1. California State Legislature, AB 1021 as Amended, "Legislative Counsel’s Digest," accessed July 11, 2011
  2. California Assembly Bill 481, as amended
  3. California Assembly Bill 481, Bill History
  4. California State Legislature, AB 732 as Amended, "Legislative Counsel’s Digest," accessed July 11, 2011
  5. California State Legislature, ACA 5 as Amended, "Legislative Counsel’s Digest," accessed July 11, 2011
  6. California State Legislature, ACA 9 as Amended, "Legislative Counsel’s Digest," accessed July 11, 2011
  7. California State Legislature, ACA 7 as introduced, "Legislative Counsel’s Digest," accessed July 11, 2011
  8. California State Legislature, ACA 9 as Amended, "Legislative Counsel’s Digest," accessed July 11, 2011
  9. California State Legislature, ACA 10 as Amended, "Legislative Counsel’s Digest," accessed July 11, 2011
  10. California State Legislature, ACA 11 as Amended, "Legislative Counsel’s Digest," accessed July 11, 2011
  11. California State Legislature, ACA 12 as Amended, "Legislative Counsel’s Digest," accessed July 11, 2011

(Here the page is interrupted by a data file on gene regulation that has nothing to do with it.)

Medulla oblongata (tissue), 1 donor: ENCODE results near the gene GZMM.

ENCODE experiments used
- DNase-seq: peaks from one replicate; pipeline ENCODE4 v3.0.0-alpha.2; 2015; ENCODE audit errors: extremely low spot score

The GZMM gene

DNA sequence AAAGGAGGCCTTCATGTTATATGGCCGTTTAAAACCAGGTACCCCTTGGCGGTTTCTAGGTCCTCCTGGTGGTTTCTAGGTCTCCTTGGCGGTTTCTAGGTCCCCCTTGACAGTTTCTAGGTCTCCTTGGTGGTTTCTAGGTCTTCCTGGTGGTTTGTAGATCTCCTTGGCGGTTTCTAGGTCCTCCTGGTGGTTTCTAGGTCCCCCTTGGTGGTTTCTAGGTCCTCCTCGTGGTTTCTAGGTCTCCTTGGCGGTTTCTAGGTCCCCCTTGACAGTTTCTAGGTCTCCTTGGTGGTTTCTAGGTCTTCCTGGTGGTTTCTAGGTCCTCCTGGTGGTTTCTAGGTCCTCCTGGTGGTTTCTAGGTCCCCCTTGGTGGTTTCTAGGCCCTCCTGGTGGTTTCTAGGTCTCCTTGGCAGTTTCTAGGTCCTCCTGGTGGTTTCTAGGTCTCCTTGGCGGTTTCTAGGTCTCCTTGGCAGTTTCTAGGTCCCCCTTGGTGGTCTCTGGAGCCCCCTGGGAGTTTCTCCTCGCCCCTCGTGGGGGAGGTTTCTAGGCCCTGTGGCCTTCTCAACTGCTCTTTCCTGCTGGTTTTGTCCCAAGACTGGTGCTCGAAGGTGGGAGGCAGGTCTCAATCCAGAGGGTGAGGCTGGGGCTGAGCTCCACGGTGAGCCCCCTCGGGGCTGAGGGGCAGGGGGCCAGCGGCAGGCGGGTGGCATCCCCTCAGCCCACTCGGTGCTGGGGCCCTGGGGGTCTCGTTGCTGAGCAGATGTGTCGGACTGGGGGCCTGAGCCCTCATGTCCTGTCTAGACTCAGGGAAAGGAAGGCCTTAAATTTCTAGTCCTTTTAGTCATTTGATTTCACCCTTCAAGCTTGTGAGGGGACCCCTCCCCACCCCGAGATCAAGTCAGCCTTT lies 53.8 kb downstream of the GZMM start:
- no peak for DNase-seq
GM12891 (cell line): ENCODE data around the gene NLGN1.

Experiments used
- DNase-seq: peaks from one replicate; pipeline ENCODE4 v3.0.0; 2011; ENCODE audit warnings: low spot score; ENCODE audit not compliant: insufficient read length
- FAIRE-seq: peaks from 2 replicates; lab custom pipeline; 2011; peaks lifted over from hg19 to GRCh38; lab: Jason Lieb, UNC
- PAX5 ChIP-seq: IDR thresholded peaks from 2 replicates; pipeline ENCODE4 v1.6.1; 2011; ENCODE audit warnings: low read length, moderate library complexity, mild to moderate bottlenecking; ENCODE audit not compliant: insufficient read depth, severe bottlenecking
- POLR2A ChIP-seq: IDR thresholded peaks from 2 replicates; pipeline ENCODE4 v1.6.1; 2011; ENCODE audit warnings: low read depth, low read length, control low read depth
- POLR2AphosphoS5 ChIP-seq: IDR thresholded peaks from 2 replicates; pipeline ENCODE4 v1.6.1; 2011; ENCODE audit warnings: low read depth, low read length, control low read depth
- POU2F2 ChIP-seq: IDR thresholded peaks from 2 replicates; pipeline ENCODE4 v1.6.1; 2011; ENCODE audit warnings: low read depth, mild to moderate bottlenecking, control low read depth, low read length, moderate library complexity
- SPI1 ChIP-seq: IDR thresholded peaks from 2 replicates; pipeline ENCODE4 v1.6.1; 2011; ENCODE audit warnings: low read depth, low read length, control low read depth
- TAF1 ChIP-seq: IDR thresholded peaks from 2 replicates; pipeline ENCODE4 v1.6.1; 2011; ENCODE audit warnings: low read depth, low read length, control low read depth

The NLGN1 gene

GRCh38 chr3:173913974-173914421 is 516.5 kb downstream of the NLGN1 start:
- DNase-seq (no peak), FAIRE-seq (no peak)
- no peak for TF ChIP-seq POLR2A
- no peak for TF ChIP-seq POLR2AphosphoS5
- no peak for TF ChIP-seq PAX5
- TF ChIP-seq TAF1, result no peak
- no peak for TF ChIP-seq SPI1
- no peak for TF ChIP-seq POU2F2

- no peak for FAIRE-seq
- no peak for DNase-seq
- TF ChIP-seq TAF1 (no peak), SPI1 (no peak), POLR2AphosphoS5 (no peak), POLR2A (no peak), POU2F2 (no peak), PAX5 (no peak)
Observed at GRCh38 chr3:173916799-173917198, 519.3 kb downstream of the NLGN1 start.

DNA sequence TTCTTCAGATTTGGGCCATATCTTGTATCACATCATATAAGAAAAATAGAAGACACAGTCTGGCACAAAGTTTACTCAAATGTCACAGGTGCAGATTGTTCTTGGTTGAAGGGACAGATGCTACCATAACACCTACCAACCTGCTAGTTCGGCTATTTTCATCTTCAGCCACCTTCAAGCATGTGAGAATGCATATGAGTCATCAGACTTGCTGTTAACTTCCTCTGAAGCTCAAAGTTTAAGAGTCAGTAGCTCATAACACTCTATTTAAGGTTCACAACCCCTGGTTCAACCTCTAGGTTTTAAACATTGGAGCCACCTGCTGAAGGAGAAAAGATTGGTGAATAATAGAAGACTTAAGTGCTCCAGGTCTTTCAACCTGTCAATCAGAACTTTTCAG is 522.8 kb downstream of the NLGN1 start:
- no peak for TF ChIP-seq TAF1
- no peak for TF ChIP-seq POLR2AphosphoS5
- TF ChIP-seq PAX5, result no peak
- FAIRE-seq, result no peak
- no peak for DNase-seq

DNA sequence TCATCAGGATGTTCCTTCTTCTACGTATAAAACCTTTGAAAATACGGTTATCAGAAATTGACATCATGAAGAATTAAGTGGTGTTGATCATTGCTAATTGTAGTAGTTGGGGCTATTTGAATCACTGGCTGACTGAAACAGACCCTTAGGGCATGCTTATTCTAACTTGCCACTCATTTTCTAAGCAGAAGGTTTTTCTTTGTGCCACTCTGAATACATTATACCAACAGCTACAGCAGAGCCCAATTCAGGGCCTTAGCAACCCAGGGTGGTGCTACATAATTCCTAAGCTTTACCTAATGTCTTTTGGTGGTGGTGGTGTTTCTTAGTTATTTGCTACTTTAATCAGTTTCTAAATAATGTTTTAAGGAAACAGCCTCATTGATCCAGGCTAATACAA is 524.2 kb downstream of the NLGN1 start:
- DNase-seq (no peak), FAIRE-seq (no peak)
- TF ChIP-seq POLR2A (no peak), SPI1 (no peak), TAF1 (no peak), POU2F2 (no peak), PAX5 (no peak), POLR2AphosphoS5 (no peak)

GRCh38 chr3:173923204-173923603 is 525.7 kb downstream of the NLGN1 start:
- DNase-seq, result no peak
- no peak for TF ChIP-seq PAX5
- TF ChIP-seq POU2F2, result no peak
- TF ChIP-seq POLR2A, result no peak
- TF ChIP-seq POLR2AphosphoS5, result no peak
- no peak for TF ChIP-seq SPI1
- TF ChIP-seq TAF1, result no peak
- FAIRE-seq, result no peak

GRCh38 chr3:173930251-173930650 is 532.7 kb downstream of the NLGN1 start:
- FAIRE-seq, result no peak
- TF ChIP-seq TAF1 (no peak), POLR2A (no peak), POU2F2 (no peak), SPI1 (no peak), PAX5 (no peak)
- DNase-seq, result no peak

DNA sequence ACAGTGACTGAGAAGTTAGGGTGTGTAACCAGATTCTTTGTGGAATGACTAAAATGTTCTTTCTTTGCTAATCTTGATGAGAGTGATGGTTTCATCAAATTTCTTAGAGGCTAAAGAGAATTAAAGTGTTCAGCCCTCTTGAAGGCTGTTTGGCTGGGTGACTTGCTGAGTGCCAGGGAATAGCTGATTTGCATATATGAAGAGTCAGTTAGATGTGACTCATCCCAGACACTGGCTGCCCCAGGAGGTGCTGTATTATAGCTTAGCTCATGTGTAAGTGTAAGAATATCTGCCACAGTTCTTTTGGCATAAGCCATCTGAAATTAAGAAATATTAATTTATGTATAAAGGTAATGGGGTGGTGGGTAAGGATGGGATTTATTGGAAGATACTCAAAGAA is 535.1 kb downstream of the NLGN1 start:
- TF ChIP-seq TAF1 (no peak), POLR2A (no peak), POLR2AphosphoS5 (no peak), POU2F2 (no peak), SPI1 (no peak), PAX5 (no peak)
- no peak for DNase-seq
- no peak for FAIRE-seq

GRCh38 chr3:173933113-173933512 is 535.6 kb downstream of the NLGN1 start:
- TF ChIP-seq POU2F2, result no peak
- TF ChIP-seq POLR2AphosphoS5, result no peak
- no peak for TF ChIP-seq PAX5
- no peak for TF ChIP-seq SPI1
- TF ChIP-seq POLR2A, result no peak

12. Sacramento Bee, "Legislators push to alter Capitol's business-as-usual," December 20, 2010
  13. California State Legislature, ACA 19 as Amended, "Legislative Counsel’s Digest," accessed July 11, 2011
  14. Senate Bill 168, Bill information
  15. California State Legislature, AB 732 as Amended, "Legislative Counsel’s Digest," accessed July 11, 2011
  16. California Assembly Bill 448, Bill History
  17. California Assembly Bill 481, Bill History
  18. California State Legislature, SCA 4 as Introduced, "Legislative Counsel’s Digest," accessed July 11, 2011
  19. California State Legislature, SCA 5 as Amended, "Legislative Counsel’s Digest," accessed July 11, 2011


2010

See also: Changes in 2010 to laws governing the initiative process



The following bills were introduced in the California Legislature:

Approveda California Assembly Bill 2101 (2010): AB 2101 would prohibit any person convicted of an elections fraud offense from accepting employment as a paid voter registration deputy or petition circulator. The proposal passed the California Assembly on May 6, 2010 by an unanimous 74-0 vote[1]. The bill advanced out of Senate Committee on June 15, 2010[2][3]. The Senate approved the bill by an unanimous 34-0 vote on August 9, 2010, with amendments made to the bill. The Assembly approved the Senate version of the bill on August 12, 2010, by a 78-0 vote, and awaits the Governor's signature[4].